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Jost Gippert: Our Featured Linguist!

"Buenos dias", "buenas noches" -- this was the first words in a foreign language I heard in my life, as a three-year old boy growing up in developing post-war Western Germany, where the first gastarbeiters had arrived from Spain. Fascinated by the strange sounds, I tried to get to know some more languages, the only opportunity being TV courses of English and French -- there was no foreign language education for pre-teen school children in Germany yet in those days. Read more



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What is English? And Why Should We Care?

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To find some answers Tim Machan explores the language's present and past, and looks ahead to its futures among the one and a half billion people who speak it. His search is fascinating and important, for definitions of English have influenced education and law in many countries and helped shape the identities of those who live in them.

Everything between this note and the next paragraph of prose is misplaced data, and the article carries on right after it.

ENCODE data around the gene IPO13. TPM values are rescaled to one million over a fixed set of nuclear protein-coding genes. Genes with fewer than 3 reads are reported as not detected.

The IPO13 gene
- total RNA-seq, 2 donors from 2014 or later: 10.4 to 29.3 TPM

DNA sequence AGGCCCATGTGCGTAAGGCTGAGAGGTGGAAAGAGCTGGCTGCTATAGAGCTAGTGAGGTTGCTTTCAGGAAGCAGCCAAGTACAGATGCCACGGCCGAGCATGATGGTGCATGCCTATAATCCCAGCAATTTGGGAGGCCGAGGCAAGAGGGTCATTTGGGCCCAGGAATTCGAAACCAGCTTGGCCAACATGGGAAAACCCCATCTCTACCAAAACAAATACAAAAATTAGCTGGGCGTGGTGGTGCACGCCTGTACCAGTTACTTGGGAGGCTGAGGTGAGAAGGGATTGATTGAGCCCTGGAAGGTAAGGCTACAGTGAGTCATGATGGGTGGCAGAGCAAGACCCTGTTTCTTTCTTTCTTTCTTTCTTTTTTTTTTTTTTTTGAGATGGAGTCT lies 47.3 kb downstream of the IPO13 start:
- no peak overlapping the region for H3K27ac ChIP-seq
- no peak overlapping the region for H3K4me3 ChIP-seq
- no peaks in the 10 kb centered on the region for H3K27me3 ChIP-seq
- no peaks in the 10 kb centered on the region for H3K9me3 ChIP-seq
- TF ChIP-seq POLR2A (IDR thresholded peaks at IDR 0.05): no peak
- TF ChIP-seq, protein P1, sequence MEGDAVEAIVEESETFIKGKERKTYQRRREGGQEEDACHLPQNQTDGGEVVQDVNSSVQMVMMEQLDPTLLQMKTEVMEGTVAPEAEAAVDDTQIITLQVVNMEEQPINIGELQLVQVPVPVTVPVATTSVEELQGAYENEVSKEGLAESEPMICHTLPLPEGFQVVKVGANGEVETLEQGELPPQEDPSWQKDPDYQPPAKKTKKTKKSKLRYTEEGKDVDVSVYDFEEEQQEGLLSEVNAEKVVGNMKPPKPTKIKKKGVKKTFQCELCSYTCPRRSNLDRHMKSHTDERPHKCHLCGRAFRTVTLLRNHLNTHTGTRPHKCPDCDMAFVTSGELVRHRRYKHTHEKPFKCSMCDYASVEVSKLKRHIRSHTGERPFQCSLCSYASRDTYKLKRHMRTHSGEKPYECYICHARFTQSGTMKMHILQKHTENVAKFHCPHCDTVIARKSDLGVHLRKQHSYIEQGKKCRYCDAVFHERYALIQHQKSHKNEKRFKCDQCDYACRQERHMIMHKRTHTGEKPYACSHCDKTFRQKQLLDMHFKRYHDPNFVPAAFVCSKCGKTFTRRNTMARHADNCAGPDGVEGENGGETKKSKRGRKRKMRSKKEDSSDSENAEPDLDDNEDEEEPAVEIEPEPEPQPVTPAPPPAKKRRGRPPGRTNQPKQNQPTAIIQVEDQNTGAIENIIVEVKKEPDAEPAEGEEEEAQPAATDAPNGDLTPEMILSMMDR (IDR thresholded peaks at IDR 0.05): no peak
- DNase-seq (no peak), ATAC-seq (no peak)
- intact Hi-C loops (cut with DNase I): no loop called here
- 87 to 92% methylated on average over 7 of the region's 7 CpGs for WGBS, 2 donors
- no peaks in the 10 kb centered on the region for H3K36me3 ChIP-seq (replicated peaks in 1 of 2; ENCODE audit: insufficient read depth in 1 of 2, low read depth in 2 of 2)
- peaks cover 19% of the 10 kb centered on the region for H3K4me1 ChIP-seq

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Academic Paper


Title: One mark per word? Some patterns of dissimilation in Austronesian and Australian languages
Author: Robert A Blust
Institution: University of Hawaii
Linguistic Field: Phonology
Abstract: Adequately accounting for patterns of dissimilation has challenged more than one linguistic theory. This paper brings together evidence for certain recurrent patterns of dissimilation in Austronesian and Australian languages. It does not claim to have found a definitive solution to why these patterns occur, but it does provide indications that avoidance of multiple markedness may be causally implicated. Although the emphasis is different, the proposal offered here thus has fundamental similarities with Alderete (1997) in arguing that where it applies to dissimilation the Obligatory Contour Principle is inseparably connected with marked elements. Its primary contributions are to provide further empirical support for this claim that may not be readily accessible to non-specialists, to generalise the claim to a larger class of data, to suggest that the explanation for such patterns may be cognitive rather than phonetic and particularly to draw attention to conditions under which markedness-triggered dissimilation is suppressed.

CUP at LINGUIST

This article appears in Phonology Vol. 29, Issue 3, which you can read on Cambridge's site or on LINGUIST .



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